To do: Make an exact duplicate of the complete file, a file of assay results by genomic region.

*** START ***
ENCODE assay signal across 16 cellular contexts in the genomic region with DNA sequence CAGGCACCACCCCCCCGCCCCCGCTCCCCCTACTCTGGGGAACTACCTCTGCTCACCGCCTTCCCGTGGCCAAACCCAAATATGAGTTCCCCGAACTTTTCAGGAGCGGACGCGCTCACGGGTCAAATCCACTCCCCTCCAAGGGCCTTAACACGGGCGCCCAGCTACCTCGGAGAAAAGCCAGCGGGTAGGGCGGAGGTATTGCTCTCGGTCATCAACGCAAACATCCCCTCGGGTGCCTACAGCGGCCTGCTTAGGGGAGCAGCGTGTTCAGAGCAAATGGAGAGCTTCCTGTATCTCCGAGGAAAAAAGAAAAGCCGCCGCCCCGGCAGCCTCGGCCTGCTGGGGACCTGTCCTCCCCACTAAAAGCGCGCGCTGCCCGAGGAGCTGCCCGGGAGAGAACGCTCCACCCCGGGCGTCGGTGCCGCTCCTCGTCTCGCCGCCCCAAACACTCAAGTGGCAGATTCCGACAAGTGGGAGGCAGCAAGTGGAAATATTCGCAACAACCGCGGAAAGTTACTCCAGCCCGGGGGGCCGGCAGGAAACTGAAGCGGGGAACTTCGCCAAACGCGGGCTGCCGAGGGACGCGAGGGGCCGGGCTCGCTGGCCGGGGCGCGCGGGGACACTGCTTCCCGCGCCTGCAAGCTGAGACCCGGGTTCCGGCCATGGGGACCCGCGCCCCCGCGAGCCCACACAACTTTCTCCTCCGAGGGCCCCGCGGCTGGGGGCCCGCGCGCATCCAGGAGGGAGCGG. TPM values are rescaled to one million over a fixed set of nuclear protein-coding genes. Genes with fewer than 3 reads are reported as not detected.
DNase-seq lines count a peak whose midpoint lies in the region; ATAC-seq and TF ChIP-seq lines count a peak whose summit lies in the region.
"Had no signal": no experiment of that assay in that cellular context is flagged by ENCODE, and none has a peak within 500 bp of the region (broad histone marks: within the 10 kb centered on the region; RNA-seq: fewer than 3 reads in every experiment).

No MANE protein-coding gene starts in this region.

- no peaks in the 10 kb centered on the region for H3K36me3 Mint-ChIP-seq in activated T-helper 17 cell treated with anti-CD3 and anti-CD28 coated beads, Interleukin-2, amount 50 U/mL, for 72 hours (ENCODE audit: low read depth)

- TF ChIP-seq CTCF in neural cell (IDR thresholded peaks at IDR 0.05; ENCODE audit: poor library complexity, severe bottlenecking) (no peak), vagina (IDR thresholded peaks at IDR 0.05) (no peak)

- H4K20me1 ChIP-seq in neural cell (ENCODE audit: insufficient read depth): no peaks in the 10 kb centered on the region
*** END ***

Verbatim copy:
ENCODE assay signal across 16 cellular contexts in the genomic region with DNA sequence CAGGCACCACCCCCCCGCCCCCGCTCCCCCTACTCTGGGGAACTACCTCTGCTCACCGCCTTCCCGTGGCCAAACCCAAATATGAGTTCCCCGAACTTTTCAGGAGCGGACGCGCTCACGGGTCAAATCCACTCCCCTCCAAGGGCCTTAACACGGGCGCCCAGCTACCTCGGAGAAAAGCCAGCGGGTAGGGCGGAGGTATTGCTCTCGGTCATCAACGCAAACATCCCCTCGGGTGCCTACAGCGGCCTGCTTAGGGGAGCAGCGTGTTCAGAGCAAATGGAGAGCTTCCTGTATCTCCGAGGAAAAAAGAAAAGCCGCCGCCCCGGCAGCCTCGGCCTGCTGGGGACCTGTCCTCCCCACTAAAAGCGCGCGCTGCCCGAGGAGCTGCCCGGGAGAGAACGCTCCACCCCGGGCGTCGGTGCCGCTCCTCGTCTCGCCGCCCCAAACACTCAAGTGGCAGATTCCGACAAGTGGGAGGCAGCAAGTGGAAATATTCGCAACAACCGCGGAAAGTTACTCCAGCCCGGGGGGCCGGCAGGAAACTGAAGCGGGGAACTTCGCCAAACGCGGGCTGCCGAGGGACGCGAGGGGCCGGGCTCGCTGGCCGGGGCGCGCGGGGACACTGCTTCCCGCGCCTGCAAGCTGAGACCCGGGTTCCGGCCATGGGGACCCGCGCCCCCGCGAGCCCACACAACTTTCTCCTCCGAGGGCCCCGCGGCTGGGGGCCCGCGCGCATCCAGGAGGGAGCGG. TPM values are rescaled to one million over a fixed set of nuclear protein-coding genes. Genes with fewer than 3 reads are reported as not detected.
DNase-seq lines count a peak whose midpoint lies in the region; ATAC-seq and TF ChIP-seq lines count a peak whose summit lies in the region.
"Had no signal": no experiment of that assay in that cellular context is flagged by ENCODE, and none has a peak within 500 bp of the region (broad histone marks: within the 10 kb centered on the region; RNA-seq: fewer than 3 reads in every experiment).

No MANE protein-coding gene starts in this region.

- no peaks in the 10 kb centered on the region for H3K36me3 Mint-ChIP-seq in activated T-helper 17 cell treated with anti-CD3 and anti-CD28 coated beads, Interleukin-2, amount 50 U/mL, for 72 hours (ENCODE audit: low read depth)

- TF ChIP-seq CTCF in neural cell (IDR thresholded peaks at IDR 0.05; ENCODE audit: poor library complexity, severe bottlenecking) (no peak), vagina (IDR thresholded peaks at IDR 0.05) (no peak)

- H4K20me1 ChIP-seq in neural cell (ENCODE audit: insufficient read depth): no peaks in the 10 kb centered on the region